Amid an acute labor shortage, well-trained nurses from several Asian countries are bringing favorable changes to hospitals here.

“They gave us the power to tackle our sense of stagnation,” Sayaka Fujita, a 41-year-old nurse at Sodegaura Satsukidai Hospital in Sodegaura, Chiba Prefecture, said of the Vietnamese nurses she works with.

Since 1994, the hospital has trained 10 Vietnamese nurses as part of a joint program with other hospitals. In addition to helping the hospital address its labor shortage, they had other favorable effects on its operations.

The Vietnamese, including many who studied in Vietnam to become doctors, proved highly competent.

They studied at a nursing school in Japan for three to four years and passed the national qualification exams after taking them under the exact same conditions as their Japanese counterparts.

They also acquired high-level Japanese skills, with some even teaching kanji to Japanese.

The Vietnamese nurses also worked energetically in various sections, including the emergency ward, but took long leaves of absence for trips back to Vietnam.

This had a positive effect on their Japanese counterparts by making them less hesitant to go on vacation, and the hospital subsequently saw its turnover rate decline.

The Vietnamese nurses helped create “an atmosphere that enables us to take days off at ease,” Fujita said.

“We now have a virtuous cycle of Japanese and foreign workers helping each other to grow,” said Takahiro Yada, head of the hospital’s planning department.

Kashiwado Hospital, also in Chiba, has two Vietnamese nurses. Dinit Thi Chuc has been working there for 11 years, while her compatriot is a nine-year veteran who recently went on maternity leave. Their long stints at the company were made possible by its generous support for child-rearing nurses, according to Chuc, 34, who received permanent resident status three years ago and lives in Japan with her husband and two children. Chuc took maternity leave to look after them.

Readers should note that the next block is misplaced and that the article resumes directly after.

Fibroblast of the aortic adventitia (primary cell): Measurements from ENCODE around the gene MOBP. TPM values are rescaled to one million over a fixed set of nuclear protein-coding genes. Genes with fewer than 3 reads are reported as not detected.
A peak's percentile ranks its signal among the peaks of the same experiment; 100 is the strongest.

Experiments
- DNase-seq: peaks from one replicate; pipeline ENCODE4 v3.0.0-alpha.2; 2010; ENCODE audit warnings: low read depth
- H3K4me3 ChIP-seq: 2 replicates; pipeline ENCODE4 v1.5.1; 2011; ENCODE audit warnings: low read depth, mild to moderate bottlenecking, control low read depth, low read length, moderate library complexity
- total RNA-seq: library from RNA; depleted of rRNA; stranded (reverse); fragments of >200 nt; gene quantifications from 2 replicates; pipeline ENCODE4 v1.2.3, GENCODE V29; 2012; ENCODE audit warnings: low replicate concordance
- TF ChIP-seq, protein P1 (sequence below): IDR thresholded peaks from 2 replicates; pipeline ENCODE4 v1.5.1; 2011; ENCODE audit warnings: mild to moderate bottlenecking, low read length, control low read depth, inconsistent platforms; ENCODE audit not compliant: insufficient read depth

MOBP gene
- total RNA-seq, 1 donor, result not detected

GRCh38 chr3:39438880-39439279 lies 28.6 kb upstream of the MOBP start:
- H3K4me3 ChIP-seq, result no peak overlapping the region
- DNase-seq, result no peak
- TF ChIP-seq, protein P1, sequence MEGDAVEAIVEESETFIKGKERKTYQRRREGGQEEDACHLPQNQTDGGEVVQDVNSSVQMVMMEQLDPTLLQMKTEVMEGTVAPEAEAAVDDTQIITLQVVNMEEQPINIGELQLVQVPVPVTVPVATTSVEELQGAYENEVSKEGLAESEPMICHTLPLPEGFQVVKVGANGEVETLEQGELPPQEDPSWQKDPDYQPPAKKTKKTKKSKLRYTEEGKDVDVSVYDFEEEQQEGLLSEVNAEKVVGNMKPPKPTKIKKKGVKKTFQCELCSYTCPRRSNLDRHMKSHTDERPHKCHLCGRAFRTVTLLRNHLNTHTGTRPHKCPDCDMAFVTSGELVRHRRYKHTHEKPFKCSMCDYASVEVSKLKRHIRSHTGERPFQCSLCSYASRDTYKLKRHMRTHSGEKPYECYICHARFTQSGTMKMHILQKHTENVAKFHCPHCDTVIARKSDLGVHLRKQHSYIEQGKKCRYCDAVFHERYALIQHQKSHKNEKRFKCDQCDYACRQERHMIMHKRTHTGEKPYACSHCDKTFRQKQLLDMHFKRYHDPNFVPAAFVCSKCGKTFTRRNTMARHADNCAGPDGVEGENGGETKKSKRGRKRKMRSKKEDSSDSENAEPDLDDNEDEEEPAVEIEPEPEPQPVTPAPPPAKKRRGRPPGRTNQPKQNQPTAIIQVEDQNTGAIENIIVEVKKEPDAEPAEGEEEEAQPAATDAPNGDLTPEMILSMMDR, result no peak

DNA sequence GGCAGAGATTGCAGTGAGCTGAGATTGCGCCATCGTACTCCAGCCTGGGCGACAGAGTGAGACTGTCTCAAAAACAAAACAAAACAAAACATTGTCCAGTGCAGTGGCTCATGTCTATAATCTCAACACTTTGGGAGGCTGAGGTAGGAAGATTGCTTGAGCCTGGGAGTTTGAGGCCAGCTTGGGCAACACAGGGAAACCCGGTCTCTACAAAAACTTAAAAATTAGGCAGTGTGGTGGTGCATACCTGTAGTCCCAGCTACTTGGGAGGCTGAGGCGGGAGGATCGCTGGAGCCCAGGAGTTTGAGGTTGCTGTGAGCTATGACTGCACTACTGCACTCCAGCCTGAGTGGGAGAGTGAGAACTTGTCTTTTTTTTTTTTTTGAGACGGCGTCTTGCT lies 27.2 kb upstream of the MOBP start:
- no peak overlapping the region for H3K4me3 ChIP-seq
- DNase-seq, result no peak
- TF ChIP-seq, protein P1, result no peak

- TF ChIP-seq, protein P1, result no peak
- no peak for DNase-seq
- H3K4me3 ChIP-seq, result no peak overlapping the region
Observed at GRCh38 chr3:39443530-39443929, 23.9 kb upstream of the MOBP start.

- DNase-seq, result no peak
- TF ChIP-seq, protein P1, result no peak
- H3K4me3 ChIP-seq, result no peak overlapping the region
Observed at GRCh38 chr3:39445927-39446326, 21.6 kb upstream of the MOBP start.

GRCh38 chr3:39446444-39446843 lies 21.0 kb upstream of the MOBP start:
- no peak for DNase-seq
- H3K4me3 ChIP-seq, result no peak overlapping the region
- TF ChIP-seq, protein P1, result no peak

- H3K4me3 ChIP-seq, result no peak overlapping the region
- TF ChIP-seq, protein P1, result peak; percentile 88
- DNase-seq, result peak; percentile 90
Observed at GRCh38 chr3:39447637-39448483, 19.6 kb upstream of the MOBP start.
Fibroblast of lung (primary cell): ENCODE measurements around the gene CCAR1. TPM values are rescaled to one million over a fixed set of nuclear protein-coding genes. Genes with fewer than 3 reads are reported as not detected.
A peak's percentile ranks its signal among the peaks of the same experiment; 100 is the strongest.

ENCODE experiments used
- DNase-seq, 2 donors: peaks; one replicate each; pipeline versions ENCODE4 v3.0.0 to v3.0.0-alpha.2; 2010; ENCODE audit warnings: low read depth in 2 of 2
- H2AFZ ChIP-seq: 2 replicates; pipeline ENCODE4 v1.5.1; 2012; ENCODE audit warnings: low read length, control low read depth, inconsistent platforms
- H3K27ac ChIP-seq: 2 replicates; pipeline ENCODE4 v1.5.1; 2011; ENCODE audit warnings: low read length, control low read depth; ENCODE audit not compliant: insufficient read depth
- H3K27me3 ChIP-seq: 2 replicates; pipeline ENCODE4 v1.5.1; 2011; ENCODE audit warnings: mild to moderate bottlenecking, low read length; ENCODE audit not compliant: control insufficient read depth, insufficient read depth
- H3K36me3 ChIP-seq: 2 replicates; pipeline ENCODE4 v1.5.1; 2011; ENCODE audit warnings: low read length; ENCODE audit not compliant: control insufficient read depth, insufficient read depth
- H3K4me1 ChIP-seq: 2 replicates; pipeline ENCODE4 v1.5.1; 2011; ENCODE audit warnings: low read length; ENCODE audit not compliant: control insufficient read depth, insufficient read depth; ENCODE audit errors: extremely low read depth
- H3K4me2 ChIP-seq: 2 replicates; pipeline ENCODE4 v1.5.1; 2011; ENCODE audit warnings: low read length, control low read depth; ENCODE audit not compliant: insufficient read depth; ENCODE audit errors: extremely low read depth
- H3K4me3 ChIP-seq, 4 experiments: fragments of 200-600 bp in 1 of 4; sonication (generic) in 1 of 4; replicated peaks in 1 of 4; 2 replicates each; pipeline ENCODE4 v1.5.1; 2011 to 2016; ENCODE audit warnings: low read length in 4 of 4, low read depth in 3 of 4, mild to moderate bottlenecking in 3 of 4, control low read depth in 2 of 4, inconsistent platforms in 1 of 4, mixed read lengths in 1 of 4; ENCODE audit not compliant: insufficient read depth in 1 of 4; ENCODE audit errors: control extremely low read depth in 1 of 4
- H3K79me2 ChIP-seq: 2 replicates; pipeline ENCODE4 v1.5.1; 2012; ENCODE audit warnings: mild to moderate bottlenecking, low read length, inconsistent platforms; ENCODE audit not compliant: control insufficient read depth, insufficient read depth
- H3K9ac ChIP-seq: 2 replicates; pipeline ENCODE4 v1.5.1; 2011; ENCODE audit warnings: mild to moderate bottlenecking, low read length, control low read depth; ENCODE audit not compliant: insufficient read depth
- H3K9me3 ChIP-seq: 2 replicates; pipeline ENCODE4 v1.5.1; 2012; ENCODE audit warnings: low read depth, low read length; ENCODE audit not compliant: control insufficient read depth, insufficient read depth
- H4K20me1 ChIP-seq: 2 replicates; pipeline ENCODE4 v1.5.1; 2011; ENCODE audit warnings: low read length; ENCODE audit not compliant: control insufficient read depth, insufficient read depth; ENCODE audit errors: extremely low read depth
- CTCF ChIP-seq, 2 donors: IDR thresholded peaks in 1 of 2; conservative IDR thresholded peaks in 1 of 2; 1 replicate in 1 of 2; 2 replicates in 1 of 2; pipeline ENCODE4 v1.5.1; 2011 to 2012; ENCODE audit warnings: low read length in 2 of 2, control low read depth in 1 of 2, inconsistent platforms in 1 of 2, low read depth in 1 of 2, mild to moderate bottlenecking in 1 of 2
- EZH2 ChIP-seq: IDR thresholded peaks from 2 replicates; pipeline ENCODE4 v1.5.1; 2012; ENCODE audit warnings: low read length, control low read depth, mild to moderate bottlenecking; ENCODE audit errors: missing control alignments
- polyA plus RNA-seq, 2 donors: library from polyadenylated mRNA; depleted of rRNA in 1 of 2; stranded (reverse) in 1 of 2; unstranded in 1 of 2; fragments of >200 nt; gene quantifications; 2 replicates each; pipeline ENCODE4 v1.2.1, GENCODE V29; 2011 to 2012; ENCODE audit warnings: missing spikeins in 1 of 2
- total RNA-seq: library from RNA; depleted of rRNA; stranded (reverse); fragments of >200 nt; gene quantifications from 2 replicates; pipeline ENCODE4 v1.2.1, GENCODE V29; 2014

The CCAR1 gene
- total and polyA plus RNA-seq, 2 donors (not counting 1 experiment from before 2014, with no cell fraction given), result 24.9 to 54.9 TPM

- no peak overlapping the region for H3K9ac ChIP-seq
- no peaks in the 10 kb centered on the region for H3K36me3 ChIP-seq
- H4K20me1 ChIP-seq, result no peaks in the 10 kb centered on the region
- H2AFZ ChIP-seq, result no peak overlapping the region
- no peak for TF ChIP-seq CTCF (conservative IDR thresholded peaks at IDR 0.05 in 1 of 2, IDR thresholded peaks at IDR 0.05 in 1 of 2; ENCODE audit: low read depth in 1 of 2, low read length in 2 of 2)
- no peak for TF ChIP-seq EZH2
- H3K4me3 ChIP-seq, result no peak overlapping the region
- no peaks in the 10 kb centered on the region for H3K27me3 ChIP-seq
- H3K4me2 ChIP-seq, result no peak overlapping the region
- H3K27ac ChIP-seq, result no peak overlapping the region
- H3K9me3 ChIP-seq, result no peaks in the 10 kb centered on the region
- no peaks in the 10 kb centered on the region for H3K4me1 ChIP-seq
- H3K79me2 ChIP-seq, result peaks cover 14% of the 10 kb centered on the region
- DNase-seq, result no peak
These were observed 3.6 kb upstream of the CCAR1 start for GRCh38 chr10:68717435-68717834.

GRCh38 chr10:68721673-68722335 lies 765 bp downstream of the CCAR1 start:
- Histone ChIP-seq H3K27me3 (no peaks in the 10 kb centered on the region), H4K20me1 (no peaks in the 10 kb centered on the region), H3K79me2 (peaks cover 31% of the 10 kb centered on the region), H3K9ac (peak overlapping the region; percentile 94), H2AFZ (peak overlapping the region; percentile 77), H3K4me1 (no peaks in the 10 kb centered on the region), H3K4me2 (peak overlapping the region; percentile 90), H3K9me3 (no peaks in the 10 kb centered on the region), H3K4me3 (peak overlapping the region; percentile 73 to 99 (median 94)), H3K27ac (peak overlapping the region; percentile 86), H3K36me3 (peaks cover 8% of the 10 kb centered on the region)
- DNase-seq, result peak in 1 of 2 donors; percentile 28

The two Vietnamese are “indispensable for us,” chief nurse Kinuko Ogino said. “We will continue efforts to create work environments friendly to important staff members.”

Satsukidai and Kashiwado are pioneers in Japan’s hospital trainee program. Japan is short on nurses and care workers because many shun the tough working environment or get sidelined by marriage or childbirth, even as demand for their skills continues to climb along with the rapidly graying population.

The Health, Labor and Welfare Ministry estimates that 2 million nurses will be needed for hospitals, nursing care facilities or home care services by 2025, up 500,000 from now.

Against this backdrop, Japan began accepting aspiring nurses and caregivers from Indonesia for training in 2008 under a bilateral free trade agreement. This later spread to the Philippines and Vietnam under similar agreements.

About 840 trainees have been recruited from the three countries so far and only 128 have passed the national qualification exams, while more than 1,500 aspiring caregivers have arrived for training.

In August, Satsukidai accepted two Vietnamese men as trainee nurses through a program under the Japan-Vietnam agreement. Both are studying hard to pass the national exam in February.

“I want to work in Japan and learn nursing skills,” trainee Nguyen Son Ha, 27, said in halting Japanese. Ha formally studied Japanese for a year in Vietnam before coming to Japan.

Taking on foreign nurses places a burden on hospitals because they have to teach them Japanese almost from scratch, said Yada of the hospital’s planning department. The hospital decided to accept the Vietnamese because they have a good track record.

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